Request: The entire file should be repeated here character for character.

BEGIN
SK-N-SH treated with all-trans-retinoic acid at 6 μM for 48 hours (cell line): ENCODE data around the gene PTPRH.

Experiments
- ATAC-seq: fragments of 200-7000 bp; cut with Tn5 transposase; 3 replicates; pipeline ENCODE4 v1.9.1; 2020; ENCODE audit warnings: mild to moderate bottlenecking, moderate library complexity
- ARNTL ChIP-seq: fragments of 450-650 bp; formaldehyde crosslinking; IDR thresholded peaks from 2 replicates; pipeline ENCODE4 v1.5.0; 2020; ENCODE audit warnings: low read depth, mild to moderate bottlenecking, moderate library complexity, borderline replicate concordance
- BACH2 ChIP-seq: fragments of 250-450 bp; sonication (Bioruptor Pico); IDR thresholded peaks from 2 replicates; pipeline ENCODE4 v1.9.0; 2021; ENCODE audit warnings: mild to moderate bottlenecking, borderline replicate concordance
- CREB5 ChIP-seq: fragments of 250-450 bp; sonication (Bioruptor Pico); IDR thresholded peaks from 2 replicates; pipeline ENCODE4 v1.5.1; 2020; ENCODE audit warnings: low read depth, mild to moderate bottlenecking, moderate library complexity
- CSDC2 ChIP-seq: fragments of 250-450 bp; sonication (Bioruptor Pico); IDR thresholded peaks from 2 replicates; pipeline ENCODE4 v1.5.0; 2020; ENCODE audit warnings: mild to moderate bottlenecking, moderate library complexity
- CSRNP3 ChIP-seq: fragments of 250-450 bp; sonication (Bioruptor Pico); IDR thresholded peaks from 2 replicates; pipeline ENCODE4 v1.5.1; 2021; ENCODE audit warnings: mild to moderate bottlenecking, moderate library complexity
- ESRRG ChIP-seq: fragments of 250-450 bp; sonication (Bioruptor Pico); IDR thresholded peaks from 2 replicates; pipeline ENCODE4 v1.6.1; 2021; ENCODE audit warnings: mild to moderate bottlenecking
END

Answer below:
SK-N-SH treated with all-trans-retinoic acid at 6 μM for 48 hours (cell line): ENCODE data around the gene PTPRH.

Experiments
- ATAC-seq: fragments of 200-7000 bp; cut with Tn5 transposase; 3 replicates; pipeline ENCODE4 v1.9.1; 2020; ENCODE audit warnings: mild to moderate bottlenecking, moderate library complexity
- ARNTL ChIP-seq: fragments of 450-650 bp; formaldehyde crosslinking; IDR thresholded peaks from 2 replicates; pipeline ENCODE4 v1.5.0; 2020; ENCODE audit warnings: low read depth, mild to moderate bottlenecking, moderate library complexity, borderline replicate concordance
- BACH2 ChIP-seq: fragments of 250-450 bp; sonication (Bioruptor Pico); IDR thresholded peaks from 2 replicates; pipeline ENCODE4 v1.9.0; 2021; ENCODE audit warnings: mild to moderate bottlenecking, borderline replicate concordance
- CREB5 ChIP-seq: fragments of 250-450 bp; sonication (Bioruptor Pico); IDR thresholded peaks from 2 replicates; pipeline ENCODE4 v1.5.1; 2020; ENCODE audit warnings: low read depth, mild to moderate bottlenecking, moderate library complexity
- CSDC2 ChIP-seq: fragments of 250-450 bp; sonication (Bioruptor Pico); IDR thresholded peaks from 2 replicates; pipeline ENCODE4 v1.5.0; 2020; ENCODE audit warnings: mild to moderate bottlenecking, moderate library complexity
- CSRNP3 ChIP-seq: fragments of 250-450 bp; sonication (Bioruptor Pico); IDR thresholded peaks from 2 replicates; pipeline ENCODE4 v1.5.1; 2021; ENCODE audit warnings: mild to moderate bottlenecking, moderate library complexity
- ESRRG ChIP-seq: fragments of 250-450 bp; sonication (Bioruptor Pico); IDR thresholded peaks from 2 replicates; pipeline ENCODE4 v1.6.1; 2021; ENCODE audit warnings: mild to moderate bottlenecking